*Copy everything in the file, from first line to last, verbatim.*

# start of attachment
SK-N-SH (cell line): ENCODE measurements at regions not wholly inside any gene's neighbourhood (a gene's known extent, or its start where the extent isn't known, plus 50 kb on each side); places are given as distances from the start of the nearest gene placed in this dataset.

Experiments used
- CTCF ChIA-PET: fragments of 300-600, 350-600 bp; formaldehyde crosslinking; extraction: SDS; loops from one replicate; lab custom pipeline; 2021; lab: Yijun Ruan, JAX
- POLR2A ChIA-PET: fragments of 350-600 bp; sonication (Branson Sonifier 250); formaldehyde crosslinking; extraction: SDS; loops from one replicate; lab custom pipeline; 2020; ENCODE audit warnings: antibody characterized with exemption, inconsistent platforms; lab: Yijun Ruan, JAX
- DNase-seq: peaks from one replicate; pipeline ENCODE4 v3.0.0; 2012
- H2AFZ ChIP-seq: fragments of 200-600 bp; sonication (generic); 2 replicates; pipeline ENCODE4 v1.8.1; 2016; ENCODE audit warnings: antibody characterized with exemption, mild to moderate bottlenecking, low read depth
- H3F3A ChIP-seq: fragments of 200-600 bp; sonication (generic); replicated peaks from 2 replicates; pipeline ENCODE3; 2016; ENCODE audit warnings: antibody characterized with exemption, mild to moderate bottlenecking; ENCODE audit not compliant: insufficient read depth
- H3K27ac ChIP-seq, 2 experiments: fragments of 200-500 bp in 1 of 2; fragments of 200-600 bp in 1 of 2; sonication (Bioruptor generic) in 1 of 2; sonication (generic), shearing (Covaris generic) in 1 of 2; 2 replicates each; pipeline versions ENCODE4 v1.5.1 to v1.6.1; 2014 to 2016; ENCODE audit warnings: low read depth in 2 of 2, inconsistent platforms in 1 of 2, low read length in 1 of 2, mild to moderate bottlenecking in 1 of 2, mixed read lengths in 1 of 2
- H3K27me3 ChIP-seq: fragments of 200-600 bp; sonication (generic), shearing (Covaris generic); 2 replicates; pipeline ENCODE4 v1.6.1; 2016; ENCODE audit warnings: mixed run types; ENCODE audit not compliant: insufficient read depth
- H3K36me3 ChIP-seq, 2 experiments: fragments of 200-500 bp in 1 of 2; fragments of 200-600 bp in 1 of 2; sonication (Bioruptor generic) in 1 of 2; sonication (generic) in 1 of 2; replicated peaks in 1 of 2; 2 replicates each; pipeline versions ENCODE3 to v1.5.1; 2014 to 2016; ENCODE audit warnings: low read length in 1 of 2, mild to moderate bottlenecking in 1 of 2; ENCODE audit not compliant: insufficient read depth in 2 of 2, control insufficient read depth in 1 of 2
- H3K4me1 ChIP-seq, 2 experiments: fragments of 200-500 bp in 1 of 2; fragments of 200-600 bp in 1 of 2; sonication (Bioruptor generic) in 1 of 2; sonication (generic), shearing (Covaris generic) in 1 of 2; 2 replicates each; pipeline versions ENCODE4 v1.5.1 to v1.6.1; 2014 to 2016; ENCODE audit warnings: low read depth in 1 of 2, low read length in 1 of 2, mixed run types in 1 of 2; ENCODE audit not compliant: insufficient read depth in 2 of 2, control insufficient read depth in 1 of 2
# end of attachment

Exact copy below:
SK-N-SH (cell line): ENCODE measurements at regions not wholly inside any gene's neighbourhood (a gene's known extent, or its start where the extent isn't known, plus 50 kb on each side); places are given as distances from the start of the nearest gene placed in this dataset.

Experiments used
- CTCF ChIA-PET: fragments of 300-600, 350-600 bp; formaldehyde crosslinking; extraction: SDS; loops from one replicate; lab custom pipeline; 2021; lab: Yijun Ruan, JAX
- POLR2A ChIA-PET: fragments of 350-600 bp; sonication (Branson Sonifier 250); formaldehyde crosslinking; extraction: SDS; loops from one replicate; lab custom pipeline; 2020; ENCODE audit warnings: antibody characterized with exemption, inconsistent platforms; lab: Yijun Ruan, JAX
- DNase-seq: peaks from one replicate; pipeline ENCODE4 v3.0.0; 2012
- H2AFZ ChIP-seq: fragments of 200-600 bp; sonication (generic); 2 replicates; pipeline ENCODE4 v1.8.1; 2016; ENCODE audit warnings: antibody characterized with exemption, mild to moderate bottlenecking, low read depth
- H3F3A ChIP-seq: fragments of 200-600 bp; sonication (generic); replicated peaks from 2 replicates; pipeline ENCODE3; 2016; ENCODE audit warnings: antibody characterized with exemption, mild to moderate bottlenecking; ENCODE audit not compliant: insufficient read depth
- H3K27ac ChIP-seq, 2 experiments: fragments of 200-500 bp in 1 of 2; fragments of 200-600 bp in 1 of 2; sonication (Bioruptor generic) in 1 of 2; sonication (generic), shearing (Covaris generic) in 1 of 2; 2 replicates each; pipeline versions ENCODE4 v1.5.1 to v1.6.1; 2014 to 2016; ENCODE audit warnings: low read depth in 2 of 2, inconsistent platforms in 1 of 2, low read length in 1 of 2, mild to moderate bottlenecking in 1 of 2, mixed read lengths in 1 of 2
- H3K27me3 ChIP-seq: fragments of 200-600 bp; sonication (generic), shearing (Covaris generic); 2 replicates; pipeline ENCODE4 v1.6.1; 2016; ENCODE audit warnings: mixed run types; ENCODE audit not compliant: insufficient read depth
- H3K36me3 ChIP-seq, 2 experiments: fragments of 200-500 bp in 1 of 2; fragments of 200-600 bp in 1 of 2; sonication (Bioruptor generic) in 1 of 2; sonication (generic) in 1 of 2; replicated peaks in 1 of 2; 2 replicates each; pipeline versions ENCODE3 to v1.5.1; 2014 to 2016; ENCODE audit warnings: low read length in 1 of 2, mild to moderate bottlenecking in 1 of 2; ENCODE audit not compliant: insufficient read depth in 2 of 2, control insufficient read depth in 1 of 2
- H3K4me1 ChIP-seq, 2 experiments: fragments of 200-500 bp in 1 of 2; fragments of 200-600 bp in 1 of 2; sonication (Bioruptor generic) in 1 of 2; sonication (generic), shearing (Covaris generic) in 1 of 2; 2 replicates each; pipeline versions ENCODE4 v1.5.1 to v1.6.1; 2014 to 2016; ENCODE audit warnings: low read depth in 1 of 2, low read length in 1 of 2, mixed run types in 1 of 2; ENCODE audit not compliant: insufficient read depth in 2 of 2, control insufficient read depth in 1 of 2